Paul introduced the true God. Verses 24-25 tell us, “The God who made the world and everything in it is the Lord of heaven and earth and does not live in temples built by human hands. 25 And he is not served by human hands, as if he needed anything. Rather, he himself gives everyone life and breath and everything else.” According to Paul, the true God made the world and everything in it. He is the Maker, not made by man, the Creator, not created by man. He is the originator of all things. He does not live in temples built by human hands.
Paul continued in verse 25, “...he is not served by human hands, as if he needed anything.” What does it mean? He was talking about an idol worship. Let us think about a hypothetical situation that several fishermen in Athens died every year in the sea. Then people of Athens thought that the god of the sea was angry and killed their fishermen. In order to pacify and appease the god of the sea, they worshiped and sacrificed to the god of the sea. In this way idols were made until the city was full idols. The Lord, the true God, is not served by human hands as if he needed anything. In fact, the Lord, the true God, is the giver of everything. He gave us life and breath. Without breathing, we cannot survive even 5 minutes. He provides everything. Moreover, he sent us his one and only Son to forgive us and give us eternal life.
Then how is serving idols different from serving the Lord, the true God? We learned from Samuel’s message to the Israelites at Mizpah, “Serve the Lord only.” (1 Samuel 7:4). Paul also repeatedly identified himself in his letters as “a servant of the Lord” because he served the Lord. When we serve God like Samuel and Paul, we honor the Lord, we love him with all our hearts, we obey the word of God, we serve people with the love of God, we share the gospel so that people may come to know who the Creator God is.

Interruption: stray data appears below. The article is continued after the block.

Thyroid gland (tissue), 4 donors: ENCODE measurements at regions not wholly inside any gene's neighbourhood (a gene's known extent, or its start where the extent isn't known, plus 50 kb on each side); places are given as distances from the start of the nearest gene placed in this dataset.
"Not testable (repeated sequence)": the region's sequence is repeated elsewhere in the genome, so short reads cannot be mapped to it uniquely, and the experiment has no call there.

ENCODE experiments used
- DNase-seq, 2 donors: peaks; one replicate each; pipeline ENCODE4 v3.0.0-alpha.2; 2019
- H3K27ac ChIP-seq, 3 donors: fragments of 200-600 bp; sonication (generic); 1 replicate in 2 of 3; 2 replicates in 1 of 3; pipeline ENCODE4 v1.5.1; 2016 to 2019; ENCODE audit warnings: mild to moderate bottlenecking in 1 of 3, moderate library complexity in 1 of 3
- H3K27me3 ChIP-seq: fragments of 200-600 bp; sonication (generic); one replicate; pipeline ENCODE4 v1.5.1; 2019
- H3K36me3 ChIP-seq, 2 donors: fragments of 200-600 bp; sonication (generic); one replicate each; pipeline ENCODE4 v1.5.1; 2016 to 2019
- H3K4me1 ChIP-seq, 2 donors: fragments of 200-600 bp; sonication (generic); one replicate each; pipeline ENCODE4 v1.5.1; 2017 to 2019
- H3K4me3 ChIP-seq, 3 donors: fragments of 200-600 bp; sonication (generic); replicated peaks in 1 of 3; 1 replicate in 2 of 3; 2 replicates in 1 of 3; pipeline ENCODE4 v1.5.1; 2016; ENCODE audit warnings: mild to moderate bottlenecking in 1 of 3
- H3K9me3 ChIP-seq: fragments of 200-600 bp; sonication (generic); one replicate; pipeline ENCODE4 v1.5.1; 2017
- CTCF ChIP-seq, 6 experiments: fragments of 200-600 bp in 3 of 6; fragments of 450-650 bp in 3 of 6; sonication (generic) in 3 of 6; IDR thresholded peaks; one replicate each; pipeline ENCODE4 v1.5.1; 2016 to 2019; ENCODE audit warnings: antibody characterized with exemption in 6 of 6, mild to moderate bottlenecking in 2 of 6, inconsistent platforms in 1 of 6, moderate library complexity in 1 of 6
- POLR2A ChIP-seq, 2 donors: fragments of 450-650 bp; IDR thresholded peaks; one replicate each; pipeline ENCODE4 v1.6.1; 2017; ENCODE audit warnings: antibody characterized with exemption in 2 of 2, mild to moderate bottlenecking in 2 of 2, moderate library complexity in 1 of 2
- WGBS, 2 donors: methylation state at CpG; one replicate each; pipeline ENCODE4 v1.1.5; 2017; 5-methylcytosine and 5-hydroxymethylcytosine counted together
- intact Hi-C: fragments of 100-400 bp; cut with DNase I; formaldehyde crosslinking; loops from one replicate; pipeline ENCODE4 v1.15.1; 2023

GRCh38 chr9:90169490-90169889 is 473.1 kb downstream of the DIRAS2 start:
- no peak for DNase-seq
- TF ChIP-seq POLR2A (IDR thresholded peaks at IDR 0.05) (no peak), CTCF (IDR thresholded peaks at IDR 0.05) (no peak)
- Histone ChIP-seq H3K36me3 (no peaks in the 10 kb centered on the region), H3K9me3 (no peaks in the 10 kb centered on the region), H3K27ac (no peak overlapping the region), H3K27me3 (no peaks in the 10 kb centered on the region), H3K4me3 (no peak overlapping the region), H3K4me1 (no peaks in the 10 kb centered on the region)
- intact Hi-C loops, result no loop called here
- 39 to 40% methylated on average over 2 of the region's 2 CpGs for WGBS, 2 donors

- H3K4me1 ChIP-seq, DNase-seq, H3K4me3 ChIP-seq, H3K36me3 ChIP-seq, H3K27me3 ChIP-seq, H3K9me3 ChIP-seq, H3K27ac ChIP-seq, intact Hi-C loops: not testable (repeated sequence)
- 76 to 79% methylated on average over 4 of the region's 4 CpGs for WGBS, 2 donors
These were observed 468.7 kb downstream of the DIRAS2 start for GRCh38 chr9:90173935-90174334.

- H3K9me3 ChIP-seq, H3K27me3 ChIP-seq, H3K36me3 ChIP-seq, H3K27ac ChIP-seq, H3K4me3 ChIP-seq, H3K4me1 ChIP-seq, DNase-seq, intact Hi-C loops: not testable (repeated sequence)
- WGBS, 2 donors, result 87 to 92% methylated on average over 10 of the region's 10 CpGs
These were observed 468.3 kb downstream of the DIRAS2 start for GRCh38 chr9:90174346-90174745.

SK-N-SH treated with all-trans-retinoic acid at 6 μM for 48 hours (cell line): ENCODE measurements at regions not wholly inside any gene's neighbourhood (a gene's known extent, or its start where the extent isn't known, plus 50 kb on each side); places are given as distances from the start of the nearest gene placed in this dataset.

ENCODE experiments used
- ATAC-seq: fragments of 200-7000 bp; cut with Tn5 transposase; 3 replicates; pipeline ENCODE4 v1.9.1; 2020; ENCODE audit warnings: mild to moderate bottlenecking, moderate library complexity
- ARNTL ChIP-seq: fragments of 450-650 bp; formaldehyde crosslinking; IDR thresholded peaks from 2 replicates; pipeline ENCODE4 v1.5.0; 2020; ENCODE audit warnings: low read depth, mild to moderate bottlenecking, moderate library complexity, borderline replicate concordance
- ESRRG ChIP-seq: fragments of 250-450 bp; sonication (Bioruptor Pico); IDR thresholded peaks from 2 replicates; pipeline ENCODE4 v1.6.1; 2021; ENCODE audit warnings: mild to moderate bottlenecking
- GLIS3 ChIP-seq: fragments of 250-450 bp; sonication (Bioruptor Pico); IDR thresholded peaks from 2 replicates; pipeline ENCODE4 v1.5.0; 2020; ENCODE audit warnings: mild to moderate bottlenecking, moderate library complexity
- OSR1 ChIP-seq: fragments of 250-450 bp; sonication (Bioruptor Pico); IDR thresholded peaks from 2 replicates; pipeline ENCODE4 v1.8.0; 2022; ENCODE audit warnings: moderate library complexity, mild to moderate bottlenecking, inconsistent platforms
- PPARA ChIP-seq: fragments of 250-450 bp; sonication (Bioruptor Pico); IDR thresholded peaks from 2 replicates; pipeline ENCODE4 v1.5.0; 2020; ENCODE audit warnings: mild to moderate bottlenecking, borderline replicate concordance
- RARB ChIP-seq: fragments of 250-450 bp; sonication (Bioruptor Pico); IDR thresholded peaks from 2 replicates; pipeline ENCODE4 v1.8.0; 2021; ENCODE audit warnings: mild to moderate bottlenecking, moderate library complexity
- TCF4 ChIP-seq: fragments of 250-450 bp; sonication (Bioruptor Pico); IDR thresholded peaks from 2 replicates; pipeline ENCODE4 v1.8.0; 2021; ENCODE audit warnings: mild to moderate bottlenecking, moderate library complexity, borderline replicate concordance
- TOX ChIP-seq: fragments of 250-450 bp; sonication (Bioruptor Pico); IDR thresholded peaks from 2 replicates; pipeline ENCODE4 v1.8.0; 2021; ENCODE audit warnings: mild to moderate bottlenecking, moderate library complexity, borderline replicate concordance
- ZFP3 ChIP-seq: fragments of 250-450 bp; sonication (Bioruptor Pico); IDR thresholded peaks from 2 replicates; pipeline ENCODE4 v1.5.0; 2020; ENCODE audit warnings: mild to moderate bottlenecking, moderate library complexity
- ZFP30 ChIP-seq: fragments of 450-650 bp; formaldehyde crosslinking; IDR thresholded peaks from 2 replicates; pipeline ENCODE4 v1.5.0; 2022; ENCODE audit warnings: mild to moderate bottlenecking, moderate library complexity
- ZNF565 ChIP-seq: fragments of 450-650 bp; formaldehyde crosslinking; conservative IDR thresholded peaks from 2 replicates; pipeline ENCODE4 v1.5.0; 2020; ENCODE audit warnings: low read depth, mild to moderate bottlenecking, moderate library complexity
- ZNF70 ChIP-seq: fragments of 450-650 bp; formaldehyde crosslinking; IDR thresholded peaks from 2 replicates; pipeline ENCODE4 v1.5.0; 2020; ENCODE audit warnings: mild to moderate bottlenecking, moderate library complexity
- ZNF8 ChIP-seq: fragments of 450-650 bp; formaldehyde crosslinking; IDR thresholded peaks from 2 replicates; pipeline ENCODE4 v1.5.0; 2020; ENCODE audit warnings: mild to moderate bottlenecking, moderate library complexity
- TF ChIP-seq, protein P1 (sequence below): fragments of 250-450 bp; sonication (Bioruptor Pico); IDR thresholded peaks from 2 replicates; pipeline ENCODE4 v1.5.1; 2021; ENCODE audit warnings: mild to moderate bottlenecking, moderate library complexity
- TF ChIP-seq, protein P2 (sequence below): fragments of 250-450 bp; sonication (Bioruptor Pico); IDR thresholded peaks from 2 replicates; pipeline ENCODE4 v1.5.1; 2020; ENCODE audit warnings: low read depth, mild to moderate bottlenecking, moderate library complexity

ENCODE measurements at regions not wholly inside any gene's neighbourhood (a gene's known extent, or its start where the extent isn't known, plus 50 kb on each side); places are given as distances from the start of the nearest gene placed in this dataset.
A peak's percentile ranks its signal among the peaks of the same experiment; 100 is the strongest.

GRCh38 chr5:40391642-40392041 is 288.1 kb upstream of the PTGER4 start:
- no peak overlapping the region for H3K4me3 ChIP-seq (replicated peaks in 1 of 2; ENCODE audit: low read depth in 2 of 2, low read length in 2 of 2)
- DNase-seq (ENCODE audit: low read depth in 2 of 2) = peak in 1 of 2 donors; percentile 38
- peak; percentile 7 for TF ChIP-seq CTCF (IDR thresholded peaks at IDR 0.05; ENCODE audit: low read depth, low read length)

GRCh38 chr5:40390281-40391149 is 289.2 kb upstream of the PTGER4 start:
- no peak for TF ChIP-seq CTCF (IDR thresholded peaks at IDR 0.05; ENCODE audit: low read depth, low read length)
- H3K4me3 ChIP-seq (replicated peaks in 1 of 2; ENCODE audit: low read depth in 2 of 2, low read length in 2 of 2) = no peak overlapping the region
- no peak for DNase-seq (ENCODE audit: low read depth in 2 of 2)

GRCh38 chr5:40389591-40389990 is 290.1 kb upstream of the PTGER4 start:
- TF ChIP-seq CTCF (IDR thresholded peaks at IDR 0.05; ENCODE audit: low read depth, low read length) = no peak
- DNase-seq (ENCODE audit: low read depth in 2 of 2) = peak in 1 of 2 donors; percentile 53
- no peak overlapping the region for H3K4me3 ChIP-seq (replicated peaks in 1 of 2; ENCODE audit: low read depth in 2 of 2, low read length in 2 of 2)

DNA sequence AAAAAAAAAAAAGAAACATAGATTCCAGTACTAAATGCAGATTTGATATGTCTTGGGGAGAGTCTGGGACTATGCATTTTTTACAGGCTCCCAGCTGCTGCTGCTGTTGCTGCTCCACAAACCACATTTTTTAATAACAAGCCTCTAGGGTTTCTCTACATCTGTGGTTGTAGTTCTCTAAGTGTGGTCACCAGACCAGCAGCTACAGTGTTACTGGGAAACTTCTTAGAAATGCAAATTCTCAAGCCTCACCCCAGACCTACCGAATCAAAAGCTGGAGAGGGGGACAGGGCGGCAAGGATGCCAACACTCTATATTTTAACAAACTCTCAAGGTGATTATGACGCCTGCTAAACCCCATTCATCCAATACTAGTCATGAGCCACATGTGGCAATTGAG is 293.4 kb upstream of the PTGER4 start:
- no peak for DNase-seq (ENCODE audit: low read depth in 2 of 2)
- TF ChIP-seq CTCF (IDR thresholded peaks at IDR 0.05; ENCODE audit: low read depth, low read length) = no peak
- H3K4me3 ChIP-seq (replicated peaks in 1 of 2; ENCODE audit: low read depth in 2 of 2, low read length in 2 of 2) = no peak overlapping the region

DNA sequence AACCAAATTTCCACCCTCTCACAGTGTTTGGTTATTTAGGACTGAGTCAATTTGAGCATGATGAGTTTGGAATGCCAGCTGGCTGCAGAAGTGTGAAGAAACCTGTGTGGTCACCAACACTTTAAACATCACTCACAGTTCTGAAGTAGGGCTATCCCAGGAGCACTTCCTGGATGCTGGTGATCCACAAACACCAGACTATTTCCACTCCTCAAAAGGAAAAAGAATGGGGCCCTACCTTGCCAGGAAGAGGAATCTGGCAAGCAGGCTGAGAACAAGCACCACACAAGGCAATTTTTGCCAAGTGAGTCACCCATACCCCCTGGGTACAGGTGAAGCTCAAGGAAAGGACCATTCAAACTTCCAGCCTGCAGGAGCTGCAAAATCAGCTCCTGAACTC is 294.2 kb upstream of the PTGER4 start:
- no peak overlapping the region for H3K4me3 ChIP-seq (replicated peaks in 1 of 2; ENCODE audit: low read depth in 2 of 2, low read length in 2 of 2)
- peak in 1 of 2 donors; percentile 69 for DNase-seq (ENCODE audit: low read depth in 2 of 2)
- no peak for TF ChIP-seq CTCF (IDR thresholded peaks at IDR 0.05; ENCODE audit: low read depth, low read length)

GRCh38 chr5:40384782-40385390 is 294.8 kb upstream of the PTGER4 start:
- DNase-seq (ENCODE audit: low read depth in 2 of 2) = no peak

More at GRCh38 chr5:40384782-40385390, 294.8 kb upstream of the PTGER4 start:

Our God is the Sovereign Lord over the world, over every nation, over every life on earth. Even a bird in the sky will not fall without his permission. We hear the tragic news about Russia’s invasion in Ukraine. We believe that God is the Sovereign Lord. We earnestly pray that God may be with the people of Ukraine and restore peace in the country. Paul says that our God is not far from us. Those who seek him will find him (26-27). Jeremiah 29:13 tells us, “You will seek me and find me when you seek me with all your heart.”
Paul moves on to tell about our relationship with God the Creator by quoting a Greek philosopher Aratus, “We are his offspring” (28). It is true since God created us in his own image. The image of God in us is just like parents’ DNA in their children. As the carriers of God’s image, we long for the right relationship with God, we long for eternal life. We should know that divine being is not in the things made by man’s hands such as gold, silver or stone.